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excel – Tables interfere with VBA range variables depending on scope

Posted by: admin March 7, 2020 Leave a comment

Questions:

An Excel file includes VBA-coded user-defined functions (UDFs) that are deployed in tables (VBA listobjects). Now, for reasons that escape me, if the UDF module contains Range variables that are declared outside the scope of any sub or function, I get a very dramatic warning when the file is opened: “Automatic error — Catastrophic failure”.

“Catastrophic” seems like an exaggeration because after the warning is dismissed, the file seems to work correctly. But I would still like to understand what the issue is. I have managed to replicate the issue with an MVC example as follows. I’m running Excel 2016 (updated) on Windows 10.

There are two tables (i.e. VBA listobjects): Table 1 lists “items” and Table 2 lists “item features” (both tables were generated by selecting the data and clicking Table on the Insert tab). Table 2 has a UDF called ITEM_NAME() in the field Item_Name that returns the item name as a function of the item ID, see the screenshot:

enter image description here

The function ITEM_NAME() is essentially a wrapper around the regular worksheet functions INDEX and MATCH, as in the following code:

Option Explicit

Dim mrngItemNumber As Range
Dim mrngItemName As Range

Public Function ITEM_NAME(varItemNumber As Variant) As String
' Returns Item Name as a function of Item Number.
    Set mrngItemNumber = Sheets(1).Range("A4:A6")
    Set mrngItemName = Sheets(1).Range("B4:B6")
    ITEM_NAME = Application.WorksheetFunction.Index(mrngItemName, _
    Application.WorksheetFunction.Match(varItemNumber, mrngItemNumber))
End Function

So, to repeat, with this setup I get the Automation error when the file is opened. But the error disappears when I do any of the following:

  1. Move the declarations into the scope of the function. This solution is not attractive since it requires many more lines of code, one for each UDF, and there are many.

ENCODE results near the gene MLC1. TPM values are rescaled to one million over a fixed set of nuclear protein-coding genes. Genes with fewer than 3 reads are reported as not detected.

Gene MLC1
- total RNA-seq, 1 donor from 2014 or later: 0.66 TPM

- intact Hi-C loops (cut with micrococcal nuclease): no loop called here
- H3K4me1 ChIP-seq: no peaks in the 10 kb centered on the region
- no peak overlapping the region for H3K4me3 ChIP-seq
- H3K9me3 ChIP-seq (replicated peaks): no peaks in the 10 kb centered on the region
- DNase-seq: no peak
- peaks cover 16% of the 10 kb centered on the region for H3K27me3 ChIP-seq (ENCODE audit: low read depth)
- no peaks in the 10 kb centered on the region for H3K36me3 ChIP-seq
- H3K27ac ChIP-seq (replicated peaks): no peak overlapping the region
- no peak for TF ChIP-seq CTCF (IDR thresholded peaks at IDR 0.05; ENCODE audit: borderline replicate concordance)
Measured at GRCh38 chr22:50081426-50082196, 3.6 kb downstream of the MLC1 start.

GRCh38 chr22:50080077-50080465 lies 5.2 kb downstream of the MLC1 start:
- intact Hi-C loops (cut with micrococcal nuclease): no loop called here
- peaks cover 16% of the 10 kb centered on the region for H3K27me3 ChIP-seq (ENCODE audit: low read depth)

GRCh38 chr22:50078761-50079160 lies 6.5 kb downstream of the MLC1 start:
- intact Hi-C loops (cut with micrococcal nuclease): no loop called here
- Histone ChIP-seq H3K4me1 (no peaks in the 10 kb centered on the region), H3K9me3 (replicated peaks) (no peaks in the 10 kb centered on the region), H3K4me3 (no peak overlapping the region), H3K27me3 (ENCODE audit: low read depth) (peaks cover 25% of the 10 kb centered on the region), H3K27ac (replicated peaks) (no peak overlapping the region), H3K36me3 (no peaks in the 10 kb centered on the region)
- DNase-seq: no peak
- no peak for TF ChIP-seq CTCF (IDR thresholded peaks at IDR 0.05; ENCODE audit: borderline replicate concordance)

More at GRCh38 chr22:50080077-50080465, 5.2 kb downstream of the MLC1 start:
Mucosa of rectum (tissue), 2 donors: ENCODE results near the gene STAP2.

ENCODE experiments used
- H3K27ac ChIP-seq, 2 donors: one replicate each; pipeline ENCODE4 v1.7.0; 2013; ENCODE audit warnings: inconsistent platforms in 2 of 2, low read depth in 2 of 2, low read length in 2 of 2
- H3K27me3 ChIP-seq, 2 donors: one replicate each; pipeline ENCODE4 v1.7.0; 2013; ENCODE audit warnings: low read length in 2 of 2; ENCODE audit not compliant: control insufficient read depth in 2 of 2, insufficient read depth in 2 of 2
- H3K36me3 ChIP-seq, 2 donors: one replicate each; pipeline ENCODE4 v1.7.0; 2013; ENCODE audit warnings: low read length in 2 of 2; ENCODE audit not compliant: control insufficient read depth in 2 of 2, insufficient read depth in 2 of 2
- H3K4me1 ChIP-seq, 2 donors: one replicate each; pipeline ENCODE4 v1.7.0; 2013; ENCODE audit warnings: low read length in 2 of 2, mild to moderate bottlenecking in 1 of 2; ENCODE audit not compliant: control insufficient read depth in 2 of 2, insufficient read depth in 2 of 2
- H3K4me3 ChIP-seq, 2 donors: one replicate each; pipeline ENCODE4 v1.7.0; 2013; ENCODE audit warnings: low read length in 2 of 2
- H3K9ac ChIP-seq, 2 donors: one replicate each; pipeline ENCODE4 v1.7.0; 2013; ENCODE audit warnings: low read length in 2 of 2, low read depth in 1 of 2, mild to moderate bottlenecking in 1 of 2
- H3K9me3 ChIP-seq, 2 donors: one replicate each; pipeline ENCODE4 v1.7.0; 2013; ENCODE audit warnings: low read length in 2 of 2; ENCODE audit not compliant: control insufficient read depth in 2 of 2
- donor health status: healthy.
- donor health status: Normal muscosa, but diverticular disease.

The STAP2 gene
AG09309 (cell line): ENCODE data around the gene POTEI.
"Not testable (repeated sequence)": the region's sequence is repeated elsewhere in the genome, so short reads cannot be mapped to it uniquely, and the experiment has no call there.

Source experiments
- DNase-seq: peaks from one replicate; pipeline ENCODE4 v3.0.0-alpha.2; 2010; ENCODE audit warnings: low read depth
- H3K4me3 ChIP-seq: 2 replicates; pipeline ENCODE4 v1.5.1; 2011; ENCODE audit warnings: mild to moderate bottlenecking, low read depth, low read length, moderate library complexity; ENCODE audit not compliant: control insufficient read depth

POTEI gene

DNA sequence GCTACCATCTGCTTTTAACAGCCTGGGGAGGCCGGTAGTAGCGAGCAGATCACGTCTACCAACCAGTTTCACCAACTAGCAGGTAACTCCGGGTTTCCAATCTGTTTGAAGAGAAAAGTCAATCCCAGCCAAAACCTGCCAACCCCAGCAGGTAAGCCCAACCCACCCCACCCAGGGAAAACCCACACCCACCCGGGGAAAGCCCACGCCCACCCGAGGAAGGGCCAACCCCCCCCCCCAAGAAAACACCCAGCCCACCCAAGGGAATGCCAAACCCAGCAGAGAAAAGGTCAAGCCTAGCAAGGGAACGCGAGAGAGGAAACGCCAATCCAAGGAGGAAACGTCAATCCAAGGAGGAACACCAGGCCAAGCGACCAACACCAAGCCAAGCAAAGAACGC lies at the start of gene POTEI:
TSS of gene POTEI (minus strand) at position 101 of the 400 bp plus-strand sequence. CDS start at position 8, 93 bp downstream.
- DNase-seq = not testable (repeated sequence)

2. Change the variable type from Range to something else, for example Integer (so the function will obviously not work).

  3. Convert Table 2 to an ordinary range (i.e. remove the table). This is also an inconvenient solution since I really want to use the Table features for other purposes in my code.

  4. Remove the function ITEM_NAME() from Table 2. (Obviously no attractive option..)

What’s going on? Why do I get the error message? And why does the file still seem to work properly despite the warning? Is there a workaround that I’ve missed?

I suspect it might have something to do with how sheet objects and listobjects interact, but not sure. A possible hint is provided in this answer to another question:

If you want to reference a table without using the sheet, you can use
a hack Application.Range(ListObjectName).ListObject.

NOTE: This hack relies on the fact that Excel always creates a named range for the
table’s DataBodyRange with the same name as the table.

Similar problems have been reported elsewhere (at Stackoverflow and Microsoft Technet), but not with this particular flavor. Suggested solutions include checking for broken references or other processes running in the background, and I’ve done that to no avail. I can also add that it makes no difference whether the function ITEM_NAME is entered after Table 2 is created rather than before; the only difference is that it uses structured references in that case (as in the screenshot above).

UPDATE: Inspired by @SJR’s comments below I tried the following variation of the code, where a ListObject variable is declared to store the table “Items”. Note that the Range declarations are now inside the scope of the function, and that only the ListObject declaration is outside. This also generates the same Automation error!

Option Explicit

Dim mloItems As ListObject

Public Function ITEM_NAME(varItemNumber As Variant) As String
' Returns Item Name as a function of Item Number.
    Dim rngItemNumber As Range
    Dim rngItemName As Range
    Set mloItems = Sheet1.ListObjects("Items")
    Set rngItemNumber = mloItems.ListColumns(1).DataBodyRange
    Set rngItemName = mloItems.ListColumns(2).DataBodyRange
    ITEM_NAME = Application.WorksheetFunction.Index(rngItemName, _
    Application.WorksheetFunction.Match(varItemNumber, rngItemNumber))
End Function

UPDATE 2: The problem now seems to be solved, but I’m not much wiser as to what actually caused it. Since no one could replicate (not even friends of mine who opened the same file on different systems), I began to think that it was a local issue. I tried repairing Excel and then even reinstalled the complete Office package from scratch. But the issue still persisted, both with my MCV files used to create the example above and the original file where I discovered the problem.

I decided to try to create a new version of the MCV example where, inspired by AndrewD’s answer below, I used .ListObjects() to set the range instead of using .Range(). This did indeed work. I will probably adapt that solution for my work (but see my comments under AndrewD’s question explaining why I might prefer .Range().)